Edited on July 6, 2010, to add: Someone is eagerly searching this blog with the question, "Is Slow Cloth trademarked?" That process is underway, and to repeat, the material here is copyrighted and I originated the concept in 2007.
It's been a while, hasn't it? Between some unintended consequences of the Facebook group on Slow Cloth, and a few other things, I've been disheartened -- I just haven't been able to bring myself to post. And work/life has been very busy.
So. The Facebook group? Facebook is a mixed blessing at best. The group was meant to be a placeholder while I developed a foundation for Slow Cloth as a more formal organization, but it grew much more quickly than I expected and seems to have become something else. Now all I seem to do is try to correct misconceptions about me and about my work, and all that was good and joyful fo rme about this blog seems to have been subsumed by it.
Quite a few people seem to have made up their own idea about what Slow Cloth is, and a few have been downright abusive to me when I ask them to link back to me so people can read for themselves what it's all about, to give me credit when they adopt the idea, or to stop writing outright fiction about it. On the one hand, I'm glad that it's captured people's imaginations. On the other hand, it's frustrating as hell to have to keep saying the same thing over and over, and to have to defend my right to attribution for my work. And I'm sure, dear readers, that endlessly reading about this same frustration on this blog is not fun for you either.
So. One last time, for those who may need it:
1. Slow Cloth is my creation. I began writing about Slow Cloth here in December of 2007, and was talking about it to friends and colleagues before then. I'm a good researcher, and I researched the term thoroughly. Nobody was using it, at least not in a publicly visible way. For me the term emerged from my familiarity with and respect for the principles of Carlo Petrini's Slow Food organization, and from nearly two decades of serious work in the organic foods and natural products industry, and it's influenced by the principles of the Slow movement as well as more than four decades of being an artist and maker myself.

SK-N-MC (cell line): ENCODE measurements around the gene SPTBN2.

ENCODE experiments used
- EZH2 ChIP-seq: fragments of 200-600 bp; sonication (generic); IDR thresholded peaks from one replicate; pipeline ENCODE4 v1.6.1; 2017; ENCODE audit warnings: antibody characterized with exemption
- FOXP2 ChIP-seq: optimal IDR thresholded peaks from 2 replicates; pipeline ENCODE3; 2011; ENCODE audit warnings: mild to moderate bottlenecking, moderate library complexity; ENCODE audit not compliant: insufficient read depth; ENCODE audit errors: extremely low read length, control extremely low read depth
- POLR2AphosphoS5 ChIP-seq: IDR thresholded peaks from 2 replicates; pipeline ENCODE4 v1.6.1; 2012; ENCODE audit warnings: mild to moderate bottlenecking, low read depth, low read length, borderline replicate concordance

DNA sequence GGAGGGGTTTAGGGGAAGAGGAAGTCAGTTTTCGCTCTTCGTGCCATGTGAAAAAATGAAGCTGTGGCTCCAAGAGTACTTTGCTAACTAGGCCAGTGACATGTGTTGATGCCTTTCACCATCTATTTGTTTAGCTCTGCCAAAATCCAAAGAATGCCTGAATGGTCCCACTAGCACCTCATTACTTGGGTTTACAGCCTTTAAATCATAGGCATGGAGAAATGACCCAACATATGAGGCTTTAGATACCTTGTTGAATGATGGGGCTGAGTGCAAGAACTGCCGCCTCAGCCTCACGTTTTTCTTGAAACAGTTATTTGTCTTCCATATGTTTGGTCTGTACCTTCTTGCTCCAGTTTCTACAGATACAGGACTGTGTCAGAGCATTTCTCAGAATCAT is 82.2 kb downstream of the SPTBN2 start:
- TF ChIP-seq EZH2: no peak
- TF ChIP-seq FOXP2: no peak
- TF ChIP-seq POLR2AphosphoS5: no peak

2. After I began to write about my Slow Cloth concept, someone suggested that I write a manifesto of sorts. I did that with my 10 Qualities of Slow Cloth. The work and the words are entirely my own; it isn't just me writing about someone else's generic idea. It isn't the end-all, be-all of what Slow Cloth is or can be--that's still evolving--but it is the fundamental framework of it. Yes, obviously there have been theories of craftsmanship and design before, and the principle of quality in design has been advocated by many people; I'm not claiming to have invented the idea of quality, but I created this particular framework in this context.
3. My work is copyrighted. Enough said. I've been writing professionally for many years; I know exactly what the risks are of writing for free and putting work on the Web, but I also know what my rights are. If you don't understand what attribution means, or the Internet etiquette of linking back to your sources, you should learn before you write public material. This goes for the Hand/Eye article as well as the writing on my blog or the Facebook group - please attribute it and link it if you quote it or reference it. And yes, I'm aware that a well-known textile artist has changed the name of the concept slightly and is using similar language to mine with some slight repackaging, and without attribution.